Last week a student asked me, "A real marriage or a registered partnership?" I said, "A...uh...real marriage." In the Netherlands, couples have three choices if they want to get legal about it. They can get a samenwoning contract, which literally means together living. They can get a registered partnership, which is essentially the same as a marriage. And they can get married, which, in the Netherlands, has exactly the same rights and obligations of no matter what the gender of the people getting married.
Fred and I are currently samenwoning. It's just a contract that says who pays for what, how expenses are shared, and what happens if one of us should die or if we happen to break up. Like who gets the apartment, anything regarding alimony, how long I have to move out, etc. It almost sounds sort of morbid, like a pre-nup sounds to some people, but I felt more secure after we got it. There's a fuzzy little line between being practical, clear and legal and preparing for a venture to fail, but we've sided with being practical. It's natural for both of us. The whole process of getting the contract was really enlightening with all the questions we had to ask and the minutia of the Dutch legal system that I became aware of. And we hired one of those translators who translates everything into English automatically while the notary was talking in Dutch. Sort of fascinating to watch him work. Difficult to pay attention. I had to focus on him while Fred listened to the notary.
There are a few differences between marriage and a registered partnership. I found a link explaining it at the Dutch Embassy in Washington, DC. Here's a summary of the differences:
- The conditions for entering into a registered partnership and getting married are the same.
- There are a few small differences in the form the ceremony takes. The marriage vows cannot be changed, but a couple entering into a registered partnership may decide for themselves what vows they wish to take. A marriage can only be blessed in church after the civil ceremony has taken place. This is not the case for registered partnerships.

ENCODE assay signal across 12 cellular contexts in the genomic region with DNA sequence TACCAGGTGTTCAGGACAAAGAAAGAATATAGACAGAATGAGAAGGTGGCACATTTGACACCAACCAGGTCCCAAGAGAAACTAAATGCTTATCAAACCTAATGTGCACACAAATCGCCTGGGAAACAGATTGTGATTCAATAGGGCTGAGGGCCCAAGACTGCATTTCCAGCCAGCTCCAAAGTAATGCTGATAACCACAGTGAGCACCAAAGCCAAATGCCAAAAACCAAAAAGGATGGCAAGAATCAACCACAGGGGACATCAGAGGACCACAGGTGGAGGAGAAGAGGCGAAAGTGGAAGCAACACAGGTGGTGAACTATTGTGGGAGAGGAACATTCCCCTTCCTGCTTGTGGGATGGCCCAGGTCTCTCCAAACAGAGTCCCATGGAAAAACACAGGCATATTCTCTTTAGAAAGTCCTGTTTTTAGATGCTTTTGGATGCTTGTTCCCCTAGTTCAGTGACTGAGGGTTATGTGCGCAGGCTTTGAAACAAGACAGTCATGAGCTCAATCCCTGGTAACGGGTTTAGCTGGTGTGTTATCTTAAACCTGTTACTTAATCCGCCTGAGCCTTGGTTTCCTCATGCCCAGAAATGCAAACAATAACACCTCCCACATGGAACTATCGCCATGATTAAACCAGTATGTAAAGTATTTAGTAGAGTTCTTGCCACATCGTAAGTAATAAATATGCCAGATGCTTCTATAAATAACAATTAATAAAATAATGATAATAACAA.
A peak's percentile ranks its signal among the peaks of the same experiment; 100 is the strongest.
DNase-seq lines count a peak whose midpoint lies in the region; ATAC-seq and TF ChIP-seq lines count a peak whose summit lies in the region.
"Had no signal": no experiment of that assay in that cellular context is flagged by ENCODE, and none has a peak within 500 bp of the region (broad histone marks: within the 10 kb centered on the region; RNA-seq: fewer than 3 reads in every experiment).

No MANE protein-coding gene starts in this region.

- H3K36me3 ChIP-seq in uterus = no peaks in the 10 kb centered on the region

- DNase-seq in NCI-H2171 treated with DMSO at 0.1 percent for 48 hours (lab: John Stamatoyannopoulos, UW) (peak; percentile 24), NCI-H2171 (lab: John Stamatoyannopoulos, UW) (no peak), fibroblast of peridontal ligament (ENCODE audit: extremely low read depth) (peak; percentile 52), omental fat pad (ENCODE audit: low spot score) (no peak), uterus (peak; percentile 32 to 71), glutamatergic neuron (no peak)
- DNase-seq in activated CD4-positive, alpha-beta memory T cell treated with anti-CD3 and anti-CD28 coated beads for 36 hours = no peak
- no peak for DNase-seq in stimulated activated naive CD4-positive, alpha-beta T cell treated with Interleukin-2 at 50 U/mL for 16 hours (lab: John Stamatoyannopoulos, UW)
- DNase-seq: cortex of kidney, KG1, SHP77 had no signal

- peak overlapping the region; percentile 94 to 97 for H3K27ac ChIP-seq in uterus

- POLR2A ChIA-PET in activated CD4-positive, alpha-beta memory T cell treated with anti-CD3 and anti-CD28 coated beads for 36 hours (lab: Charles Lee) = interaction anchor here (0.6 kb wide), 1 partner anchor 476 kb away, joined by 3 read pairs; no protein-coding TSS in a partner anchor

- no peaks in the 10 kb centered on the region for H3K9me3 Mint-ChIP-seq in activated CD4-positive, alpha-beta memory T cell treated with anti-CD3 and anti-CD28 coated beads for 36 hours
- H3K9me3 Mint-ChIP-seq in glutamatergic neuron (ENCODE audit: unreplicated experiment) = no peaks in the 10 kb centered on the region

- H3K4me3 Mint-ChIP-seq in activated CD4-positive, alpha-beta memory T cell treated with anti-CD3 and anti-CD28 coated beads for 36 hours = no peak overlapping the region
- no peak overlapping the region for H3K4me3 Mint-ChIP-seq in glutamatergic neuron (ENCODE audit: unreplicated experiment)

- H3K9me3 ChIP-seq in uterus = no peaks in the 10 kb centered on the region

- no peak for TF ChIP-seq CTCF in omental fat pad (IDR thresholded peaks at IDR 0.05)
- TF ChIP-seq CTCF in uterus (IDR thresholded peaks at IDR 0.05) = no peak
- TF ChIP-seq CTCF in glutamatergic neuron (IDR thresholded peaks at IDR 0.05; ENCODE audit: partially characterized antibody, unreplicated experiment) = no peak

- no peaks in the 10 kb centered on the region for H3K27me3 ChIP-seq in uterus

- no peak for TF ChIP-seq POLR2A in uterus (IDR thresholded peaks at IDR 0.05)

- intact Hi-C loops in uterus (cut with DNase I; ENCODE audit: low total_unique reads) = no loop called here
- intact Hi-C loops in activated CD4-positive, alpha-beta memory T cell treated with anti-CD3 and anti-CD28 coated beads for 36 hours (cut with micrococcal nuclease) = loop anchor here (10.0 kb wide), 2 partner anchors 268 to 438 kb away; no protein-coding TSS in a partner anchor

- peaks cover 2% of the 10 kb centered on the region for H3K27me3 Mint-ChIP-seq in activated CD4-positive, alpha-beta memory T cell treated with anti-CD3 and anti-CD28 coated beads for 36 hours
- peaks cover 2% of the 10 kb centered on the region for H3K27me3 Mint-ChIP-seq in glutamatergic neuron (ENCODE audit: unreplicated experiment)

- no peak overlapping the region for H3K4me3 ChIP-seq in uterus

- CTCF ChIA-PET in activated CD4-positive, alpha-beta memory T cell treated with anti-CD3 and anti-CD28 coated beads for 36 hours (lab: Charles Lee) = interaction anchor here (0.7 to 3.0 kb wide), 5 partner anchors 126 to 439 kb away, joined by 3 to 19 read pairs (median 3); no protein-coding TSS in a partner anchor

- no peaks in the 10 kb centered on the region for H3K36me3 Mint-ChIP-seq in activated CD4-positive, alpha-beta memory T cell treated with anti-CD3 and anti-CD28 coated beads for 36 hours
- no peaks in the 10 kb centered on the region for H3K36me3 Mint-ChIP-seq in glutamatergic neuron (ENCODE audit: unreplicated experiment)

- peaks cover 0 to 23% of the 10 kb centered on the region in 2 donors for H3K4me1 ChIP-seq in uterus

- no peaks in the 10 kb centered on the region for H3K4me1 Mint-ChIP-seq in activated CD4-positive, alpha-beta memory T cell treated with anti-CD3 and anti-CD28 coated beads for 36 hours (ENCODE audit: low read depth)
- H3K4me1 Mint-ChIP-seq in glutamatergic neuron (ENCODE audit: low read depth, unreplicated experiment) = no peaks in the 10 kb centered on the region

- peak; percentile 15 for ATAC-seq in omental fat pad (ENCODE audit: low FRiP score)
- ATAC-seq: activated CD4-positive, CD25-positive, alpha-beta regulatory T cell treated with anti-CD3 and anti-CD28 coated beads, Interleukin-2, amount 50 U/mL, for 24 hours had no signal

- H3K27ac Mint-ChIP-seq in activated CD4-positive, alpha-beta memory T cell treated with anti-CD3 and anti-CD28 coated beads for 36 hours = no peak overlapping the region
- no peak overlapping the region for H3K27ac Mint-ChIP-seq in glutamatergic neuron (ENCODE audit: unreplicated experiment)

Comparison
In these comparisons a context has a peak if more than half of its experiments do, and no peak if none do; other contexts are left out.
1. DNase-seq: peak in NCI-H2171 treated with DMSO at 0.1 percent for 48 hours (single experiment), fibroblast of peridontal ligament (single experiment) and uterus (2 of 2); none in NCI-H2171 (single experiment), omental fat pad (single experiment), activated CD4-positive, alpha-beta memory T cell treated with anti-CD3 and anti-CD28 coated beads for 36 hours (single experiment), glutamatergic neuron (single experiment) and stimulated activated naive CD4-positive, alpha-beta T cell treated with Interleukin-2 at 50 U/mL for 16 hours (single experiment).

- A marriage can only be dissolved by court. A registered partnership can be terminated by the partners themselves. Legal separation only applies to marriage, not to registered partnership.
- The rights and obligations partners have towards each other are the same in both cases.
- There are major differences in the relationship with children. In law, a child born of the marriage between a man and a woman has both spouses as its parents. This is not the case where two women or two men are married, or the couple - either same sex or different sexes - has entered into a registered partnership.
Being single and childless into my forties has kept me in a sort of extended adolescence in a way. I never had the responsibilities of kids, so I've been free to think only of me (and that someone special) for a longer time. Even now, with Fred, if we want to go to Croatia for three weeks, we just have to get someone to feed the fish and collect the mail. There are no kids to think about. We still won't have kids, but it feels really grown up. (It's so hard to explain this without sounding completely dorky.) It's not like million of people haven't done it before, but I certainly haven't.
Fred is so great. He's just a genuinely sweet and very funny guy. It's been amazing to get to know him over the past five or so years. The bi-cultural thing hasn't been a picnic, but it's been fascinating, and Fred is really supportive and loving. I can't imagine anyone I'd rather spend the rest of my life with.
The ceremony will be on September 19. It'll be a small affair, just Fred and me and our witnesses. Two of Fred's sisters will be there. Our good friend, Butch, will be here from NYC, as well as my friend Patty (who is more a part of my heart than a friend). So don't feel bad if you're not invited - you're in the majority. Fred is insistent on keeping it really small, and I agree. He's not one for the spotlight. We'll have a party later. It's much easier to mingle and refill drinks than to stand in front of a crowd and have all eyes on you.
The picture above is of a couple of figures that our friend, Butch, sent last week. Butch is good for things like that. Very thoughtful. Thanks, Butch! You can decide which is which. Neither of us wear our hair exactly like that, but we might if we had more follicles that were producing hair.
Wish me luck. We've got a lot of stuff to do in the next three months. Three months from today!